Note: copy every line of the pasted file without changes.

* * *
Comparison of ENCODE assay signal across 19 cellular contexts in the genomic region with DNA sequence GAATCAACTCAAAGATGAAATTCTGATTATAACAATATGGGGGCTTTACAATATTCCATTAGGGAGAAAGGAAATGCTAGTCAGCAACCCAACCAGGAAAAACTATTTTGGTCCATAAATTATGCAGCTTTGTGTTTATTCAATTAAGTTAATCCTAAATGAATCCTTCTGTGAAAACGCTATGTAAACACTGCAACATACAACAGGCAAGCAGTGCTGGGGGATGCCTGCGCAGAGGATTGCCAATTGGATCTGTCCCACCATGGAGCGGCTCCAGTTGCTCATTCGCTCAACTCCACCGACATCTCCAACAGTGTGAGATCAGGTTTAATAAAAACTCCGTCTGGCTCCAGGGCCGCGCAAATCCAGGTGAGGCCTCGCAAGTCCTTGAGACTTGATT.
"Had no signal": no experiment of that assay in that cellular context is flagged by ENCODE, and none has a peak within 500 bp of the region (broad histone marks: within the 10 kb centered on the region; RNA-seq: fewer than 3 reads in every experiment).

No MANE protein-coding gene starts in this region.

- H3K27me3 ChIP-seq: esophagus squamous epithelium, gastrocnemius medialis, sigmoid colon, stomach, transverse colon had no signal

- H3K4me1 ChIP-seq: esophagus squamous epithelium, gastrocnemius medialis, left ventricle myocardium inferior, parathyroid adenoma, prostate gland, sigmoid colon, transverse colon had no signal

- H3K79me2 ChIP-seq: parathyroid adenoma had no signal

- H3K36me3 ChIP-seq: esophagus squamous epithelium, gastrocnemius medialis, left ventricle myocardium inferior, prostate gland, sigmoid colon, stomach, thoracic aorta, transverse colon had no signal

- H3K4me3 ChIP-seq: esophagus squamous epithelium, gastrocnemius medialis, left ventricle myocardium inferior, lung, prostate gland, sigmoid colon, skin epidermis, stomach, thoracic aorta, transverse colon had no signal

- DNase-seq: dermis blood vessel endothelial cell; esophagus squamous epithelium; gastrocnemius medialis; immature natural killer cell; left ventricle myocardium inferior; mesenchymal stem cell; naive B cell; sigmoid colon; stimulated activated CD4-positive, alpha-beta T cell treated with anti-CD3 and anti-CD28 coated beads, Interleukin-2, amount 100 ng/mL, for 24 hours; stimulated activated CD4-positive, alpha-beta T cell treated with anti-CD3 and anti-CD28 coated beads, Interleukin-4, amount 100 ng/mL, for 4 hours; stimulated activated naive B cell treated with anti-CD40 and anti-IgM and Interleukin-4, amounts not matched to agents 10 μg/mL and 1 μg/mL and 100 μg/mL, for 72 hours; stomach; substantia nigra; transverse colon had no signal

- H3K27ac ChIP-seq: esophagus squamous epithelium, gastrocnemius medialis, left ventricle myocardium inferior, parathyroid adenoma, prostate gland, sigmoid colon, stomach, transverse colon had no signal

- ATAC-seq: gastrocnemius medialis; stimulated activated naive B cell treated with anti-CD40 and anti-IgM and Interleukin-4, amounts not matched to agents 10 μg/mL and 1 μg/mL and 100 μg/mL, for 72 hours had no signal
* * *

Comparison of ENCODE assay signal across 19 cellular contexts in the genomic region with DNA sequence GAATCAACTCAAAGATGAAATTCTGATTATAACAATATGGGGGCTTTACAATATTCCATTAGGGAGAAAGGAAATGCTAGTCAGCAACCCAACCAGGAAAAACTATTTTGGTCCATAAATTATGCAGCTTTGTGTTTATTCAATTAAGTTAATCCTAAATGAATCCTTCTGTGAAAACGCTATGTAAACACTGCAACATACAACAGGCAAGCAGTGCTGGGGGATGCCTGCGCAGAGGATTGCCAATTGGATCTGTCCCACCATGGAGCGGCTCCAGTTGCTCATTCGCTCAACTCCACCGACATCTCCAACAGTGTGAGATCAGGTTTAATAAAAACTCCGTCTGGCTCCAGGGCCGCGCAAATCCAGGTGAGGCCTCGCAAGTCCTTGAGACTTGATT.
"Had no signal": no experiment of that assay in that cellular context is flagged by ENCODE, and none has a peak within 500 bp of the region (broad histone marks: within the 10 kb centered on the region; RNA-seq: fewer than 3 reads in every experiment).

No MANE protein-coding gene starts in this region.

- H3K27me3 ChIP-seq: esophagus squamous epithelium, gastrocnemius medialis, sigmoid colon, stomach, transverse colon had no signal

- H3K4me1 ChIP-seq: esophagus squamous epithelium, gastrocnemius medialis, left ventricle myocardium inferior, parathyroid adenoma, prostate gland, sigmoid colon, transverse colon had no signal

- H3K79me2 ChIP-seq: parathyroid adenoma had no signal

- H3K36me3 ChIP-seq: esophagus squamous epithelium, gastrocnemius medialis, left ventricle myocardium inferior, prostate gland, sigmoid colon, stomach, thoracic aorta, transverse colon had no signal

- H3K4me3 ChIP-seq: esophagus squamous epithelium, gastrocnemius medialis, left ventricle myocardium inferior, lung, prostate gland, sigmoid colon, skin epidermis, stomach, thoracic aorta, transverse colon had no signal

- DNase-seq: dermis blood vessel endothelial cell; esophagus squamous epithelium; gastrocnemius medialis; immature natural killer cell; left ventricle myocardium inferior; mesenchymal stem cell; naive B cell; sigmoid colon; stimulated activated CD4-positive, alpha-beta T cell treated with anti-CD3 and anti-CD28 coated beads, Interleukin-2, amount 100 ng/mL, for 24 hours; stimulated activated CD4-positive, alpha-beta T cell treated with anti-CD3 and anti-CD28 coated beads, Interleukin-4, amount 100 ng/mL, for 4 hours; stimulated activated naive B cell treated with anti-CD40 and anti-IgM and Interleukin-4, amounts not matched to agents 10 μg/mL and 1 μg/mL and 100 μg/mL, for 72 hours; stomach; substantia nigra; transverse colon had no signal

- H3K27ac ChIP-seq: esophagus squamous epithelium, gastrocnemius medialis, left ventricle myocardium inferior, parathyroid adenoma, prostate gland, sigmoid colon, stomach, transverse colon had no signal

- ATAC-seq: gastrocnemius medialis; stimulated activated naive B cell treated with anti-CD40 and anti-IgM and Interleukin-4, amounts not matched to agents 10 μg/mL and 1 μg/mL and 100 μg/mL, for 72 hours had no signal